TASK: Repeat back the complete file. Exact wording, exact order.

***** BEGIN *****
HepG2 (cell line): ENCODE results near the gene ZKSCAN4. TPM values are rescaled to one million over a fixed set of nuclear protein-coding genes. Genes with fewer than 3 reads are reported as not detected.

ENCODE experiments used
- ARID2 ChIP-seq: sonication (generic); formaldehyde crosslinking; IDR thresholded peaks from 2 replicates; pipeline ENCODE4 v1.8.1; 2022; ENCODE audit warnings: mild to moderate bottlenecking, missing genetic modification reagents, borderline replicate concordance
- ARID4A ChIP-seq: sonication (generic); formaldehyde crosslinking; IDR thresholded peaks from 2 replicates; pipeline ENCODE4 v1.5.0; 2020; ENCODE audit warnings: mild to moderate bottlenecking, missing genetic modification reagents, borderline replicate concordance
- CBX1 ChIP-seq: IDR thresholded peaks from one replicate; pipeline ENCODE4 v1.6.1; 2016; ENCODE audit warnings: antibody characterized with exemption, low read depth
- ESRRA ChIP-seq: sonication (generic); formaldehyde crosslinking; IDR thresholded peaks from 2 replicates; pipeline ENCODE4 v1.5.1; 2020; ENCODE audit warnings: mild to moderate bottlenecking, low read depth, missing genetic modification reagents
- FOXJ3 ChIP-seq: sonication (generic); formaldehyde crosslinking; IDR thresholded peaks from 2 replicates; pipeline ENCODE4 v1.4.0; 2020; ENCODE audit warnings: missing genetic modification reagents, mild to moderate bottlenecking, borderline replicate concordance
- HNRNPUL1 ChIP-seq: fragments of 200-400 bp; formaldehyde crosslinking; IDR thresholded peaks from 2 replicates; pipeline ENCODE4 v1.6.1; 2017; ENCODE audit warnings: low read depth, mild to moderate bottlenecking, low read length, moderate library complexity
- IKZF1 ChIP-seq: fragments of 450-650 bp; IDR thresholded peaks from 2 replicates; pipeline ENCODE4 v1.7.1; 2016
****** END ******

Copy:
HepG2 (cell line): ENCODE results near the gene ZKSCAN4. TPM values are rescaled to one million over a fixed set of nuclear protein-coding genes. Genes with fewer than 3 reads are reported as not detected.

ENCODE experiments used
- ARID2 ChIP-seq: sonication (generic); formaldehyde crosslinking; IDR thresholded peaks from 2 replicates; pipeline ENCODE4 v1.8.1; 2022; ENCODE audit warnings: mild to moderate bottlenecking, missing genetic modification reagents, borderline replicate concordance
- ARID4A ChIP-seq: sonication (generic); formaldehyde crosslinking; IDR thresholded peaks from 2 replicates; pipeline ENCODE4 v1.5.0; 2020; ENCODE audit warnings: mild to moderate bottlenecking, missing genetic modification reagents, borderline replicate concordance
- CBX1 ChIP-seq: IDR thresholded peaks from one replicate; pipeline ENCODE4 v1.6.1; 2016; ENCODE audit warnings: antibody characterized with exemption, low read depth
- ESRRA ChIP-seq: sonication (generic); formaldehyde crosslinking; IDR thresholded peaks from 2 replicates; pipeline ENCODE4 v1.5.1; 2020; ENCODE audit warnings: mild to moderate bottlenecking, low read depth, missing genetic modification reagents
- FOXJ3 ChIP-seq: sonication (generic); formaldehyde crosslinking; IDR thresholded peaks from 2 replicates; pipeline ENCODE4 v1.4.0; 2020; ENCODE audit warnings: missing genetic modification reagents, mild to moderate bottlenecking, borderline replicate concordance
- HNRNPUL1 ChIP-seq: fragments of 200-400 bp; formaldehyde crosslinking; IDR thresholded peaks from 2 replicates; pipeline ENCODE4 v1.6.1; 2017; ENCODE audit warnings: low read depth, mild to moderate bottlenecking, low read length, moderate library complexity
- IKZF1 ChIP-seq: fragments of 450-650 bp; IDR thresholded peaks from 2 replicates; pipeline ENCODE4 v1.7.1; 2016